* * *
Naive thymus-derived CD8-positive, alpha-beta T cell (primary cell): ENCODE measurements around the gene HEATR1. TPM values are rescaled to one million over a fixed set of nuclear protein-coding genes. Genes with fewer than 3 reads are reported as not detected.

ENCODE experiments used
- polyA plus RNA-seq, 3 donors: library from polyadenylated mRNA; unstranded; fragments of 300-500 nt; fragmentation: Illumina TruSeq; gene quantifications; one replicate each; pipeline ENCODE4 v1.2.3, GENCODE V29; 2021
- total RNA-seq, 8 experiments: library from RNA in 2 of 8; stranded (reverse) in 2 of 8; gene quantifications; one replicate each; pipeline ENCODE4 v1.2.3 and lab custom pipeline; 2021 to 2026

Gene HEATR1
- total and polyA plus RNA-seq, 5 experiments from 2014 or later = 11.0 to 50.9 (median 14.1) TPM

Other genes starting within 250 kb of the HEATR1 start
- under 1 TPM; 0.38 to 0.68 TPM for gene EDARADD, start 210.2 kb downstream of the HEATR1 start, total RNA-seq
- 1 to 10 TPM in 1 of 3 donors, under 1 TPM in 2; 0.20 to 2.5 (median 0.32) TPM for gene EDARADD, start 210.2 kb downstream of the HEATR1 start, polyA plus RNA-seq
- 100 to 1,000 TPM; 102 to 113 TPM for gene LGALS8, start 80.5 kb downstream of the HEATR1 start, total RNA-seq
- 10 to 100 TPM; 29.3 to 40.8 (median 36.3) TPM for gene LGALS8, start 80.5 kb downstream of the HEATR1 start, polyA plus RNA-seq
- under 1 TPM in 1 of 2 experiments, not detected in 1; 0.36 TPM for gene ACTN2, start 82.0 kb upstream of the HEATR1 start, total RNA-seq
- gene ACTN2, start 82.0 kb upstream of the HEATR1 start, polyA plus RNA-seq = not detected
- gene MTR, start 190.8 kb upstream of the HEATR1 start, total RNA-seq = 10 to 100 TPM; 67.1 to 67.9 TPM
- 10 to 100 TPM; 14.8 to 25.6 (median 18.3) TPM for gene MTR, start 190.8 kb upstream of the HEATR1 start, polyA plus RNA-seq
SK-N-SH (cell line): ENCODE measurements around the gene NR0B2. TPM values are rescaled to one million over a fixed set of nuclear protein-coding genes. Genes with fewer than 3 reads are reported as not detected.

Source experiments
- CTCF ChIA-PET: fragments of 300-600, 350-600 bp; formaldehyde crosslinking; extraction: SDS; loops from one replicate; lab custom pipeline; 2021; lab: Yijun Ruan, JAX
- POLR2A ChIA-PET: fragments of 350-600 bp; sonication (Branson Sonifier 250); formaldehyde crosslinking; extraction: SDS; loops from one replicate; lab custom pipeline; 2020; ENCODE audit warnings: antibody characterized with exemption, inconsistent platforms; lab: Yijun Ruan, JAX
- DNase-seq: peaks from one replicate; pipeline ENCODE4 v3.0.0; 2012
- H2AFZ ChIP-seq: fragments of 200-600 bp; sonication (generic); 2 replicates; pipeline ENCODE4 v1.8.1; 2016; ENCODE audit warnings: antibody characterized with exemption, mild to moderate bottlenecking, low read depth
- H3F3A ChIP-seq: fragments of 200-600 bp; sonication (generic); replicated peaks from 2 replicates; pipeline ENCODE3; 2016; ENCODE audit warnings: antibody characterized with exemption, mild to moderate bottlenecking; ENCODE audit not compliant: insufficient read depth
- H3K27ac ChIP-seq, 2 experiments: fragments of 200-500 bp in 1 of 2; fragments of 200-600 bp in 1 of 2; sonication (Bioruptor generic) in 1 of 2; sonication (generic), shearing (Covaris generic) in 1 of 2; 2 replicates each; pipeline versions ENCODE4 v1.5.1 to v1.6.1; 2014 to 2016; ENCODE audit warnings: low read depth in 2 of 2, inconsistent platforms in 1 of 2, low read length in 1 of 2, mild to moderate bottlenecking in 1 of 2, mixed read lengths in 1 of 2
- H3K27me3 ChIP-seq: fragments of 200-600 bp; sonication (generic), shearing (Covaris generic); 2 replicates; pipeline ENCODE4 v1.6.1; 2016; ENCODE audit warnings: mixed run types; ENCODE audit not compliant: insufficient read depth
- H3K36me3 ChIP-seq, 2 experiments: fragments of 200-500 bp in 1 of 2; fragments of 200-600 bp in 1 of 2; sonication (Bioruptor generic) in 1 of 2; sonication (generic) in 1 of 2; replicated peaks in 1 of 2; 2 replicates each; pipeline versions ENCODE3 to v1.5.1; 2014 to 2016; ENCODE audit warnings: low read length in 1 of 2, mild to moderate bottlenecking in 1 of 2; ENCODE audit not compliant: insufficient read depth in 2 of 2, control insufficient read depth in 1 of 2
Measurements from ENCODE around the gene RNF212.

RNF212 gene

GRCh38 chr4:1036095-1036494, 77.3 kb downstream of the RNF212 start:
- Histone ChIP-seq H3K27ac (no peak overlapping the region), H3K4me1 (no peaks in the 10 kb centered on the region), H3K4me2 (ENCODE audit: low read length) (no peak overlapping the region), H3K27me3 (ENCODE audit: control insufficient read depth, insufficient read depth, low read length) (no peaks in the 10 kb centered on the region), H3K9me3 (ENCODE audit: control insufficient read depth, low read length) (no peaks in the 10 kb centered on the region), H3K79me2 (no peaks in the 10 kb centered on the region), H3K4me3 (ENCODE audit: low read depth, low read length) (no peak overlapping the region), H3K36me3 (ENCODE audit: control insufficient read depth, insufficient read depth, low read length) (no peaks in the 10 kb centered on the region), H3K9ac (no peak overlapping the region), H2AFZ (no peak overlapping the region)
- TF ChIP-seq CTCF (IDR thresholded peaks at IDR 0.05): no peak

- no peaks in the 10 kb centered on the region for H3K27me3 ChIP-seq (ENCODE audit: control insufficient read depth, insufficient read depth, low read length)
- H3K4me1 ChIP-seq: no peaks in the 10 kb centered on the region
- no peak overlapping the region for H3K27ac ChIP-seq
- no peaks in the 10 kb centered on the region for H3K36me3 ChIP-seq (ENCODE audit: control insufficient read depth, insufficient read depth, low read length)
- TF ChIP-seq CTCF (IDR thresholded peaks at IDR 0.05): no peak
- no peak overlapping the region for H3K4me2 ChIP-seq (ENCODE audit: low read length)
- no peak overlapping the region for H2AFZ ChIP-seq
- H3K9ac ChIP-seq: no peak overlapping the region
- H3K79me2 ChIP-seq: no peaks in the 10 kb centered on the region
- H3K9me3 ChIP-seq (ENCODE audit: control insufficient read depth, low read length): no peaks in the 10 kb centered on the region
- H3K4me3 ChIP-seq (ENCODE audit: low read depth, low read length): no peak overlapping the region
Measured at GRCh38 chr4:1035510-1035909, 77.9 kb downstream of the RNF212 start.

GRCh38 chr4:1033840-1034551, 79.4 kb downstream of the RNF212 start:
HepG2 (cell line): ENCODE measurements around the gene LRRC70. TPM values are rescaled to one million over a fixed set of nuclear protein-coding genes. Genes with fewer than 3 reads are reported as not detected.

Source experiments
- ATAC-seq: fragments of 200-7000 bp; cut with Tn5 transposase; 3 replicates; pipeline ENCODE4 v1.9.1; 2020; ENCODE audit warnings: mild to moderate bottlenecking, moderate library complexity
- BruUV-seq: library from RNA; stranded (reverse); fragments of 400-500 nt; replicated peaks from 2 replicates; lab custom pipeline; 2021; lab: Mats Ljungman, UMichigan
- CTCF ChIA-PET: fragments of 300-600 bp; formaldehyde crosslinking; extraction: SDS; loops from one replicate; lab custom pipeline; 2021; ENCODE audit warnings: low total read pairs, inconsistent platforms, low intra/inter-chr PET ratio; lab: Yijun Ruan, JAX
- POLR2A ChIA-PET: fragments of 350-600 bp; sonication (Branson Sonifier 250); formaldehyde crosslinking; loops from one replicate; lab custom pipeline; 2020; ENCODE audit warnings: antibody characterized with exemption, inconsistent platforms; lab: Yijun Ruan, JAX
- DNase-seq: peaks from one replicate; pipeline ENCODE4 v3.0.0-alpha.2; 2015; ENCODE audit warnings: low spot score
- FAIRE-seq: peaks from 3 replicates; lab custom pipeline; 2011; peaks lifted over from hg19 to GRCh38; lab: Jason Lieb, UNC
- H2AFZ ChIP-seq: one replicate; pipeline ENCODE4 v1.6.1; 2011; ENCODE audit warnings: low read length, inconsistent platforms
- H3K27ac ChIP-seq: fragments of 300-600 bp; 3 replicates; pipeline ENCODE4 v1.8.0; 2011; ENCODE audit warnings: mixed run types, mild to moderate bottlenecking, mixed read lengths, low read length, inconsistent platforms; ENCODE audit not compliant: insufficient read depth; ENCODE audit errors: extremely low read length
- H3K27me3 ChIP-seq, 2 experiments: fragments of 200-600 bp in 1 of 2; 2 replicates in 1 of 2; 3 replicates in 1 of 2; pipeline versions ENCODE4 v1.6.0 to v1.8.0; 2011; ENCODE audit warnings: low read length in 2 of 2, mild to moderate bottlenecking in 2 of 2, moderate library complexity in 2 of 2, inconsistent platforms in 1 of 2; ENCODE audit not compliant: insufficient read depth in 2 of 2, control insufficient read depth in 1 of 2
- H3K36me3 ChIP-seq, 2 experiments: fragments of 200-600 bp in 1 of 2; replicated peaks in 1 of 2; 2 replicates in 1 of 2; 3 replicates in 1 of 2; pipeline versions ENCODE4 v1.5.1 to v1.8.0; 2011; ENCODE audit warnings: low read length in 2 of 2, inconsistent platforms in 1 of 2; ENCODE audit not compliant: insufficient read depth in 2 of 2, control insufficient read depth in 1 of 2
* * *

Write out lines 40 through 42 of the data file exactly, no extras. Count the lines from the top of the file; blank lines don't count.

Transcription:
- H3K9me3 ChIP-seq (ENCODE audit: control insufficient read depth, low read length): no peaks in the 10 kb centered on the region
- H3K4me3 ChIP-seq (ENCODE audit: low read depth, low read length): no peak overlapping the region
Measured at GRCh38 chr4:1035510-1035909, 77.9 kb downstream of the RNF212 start.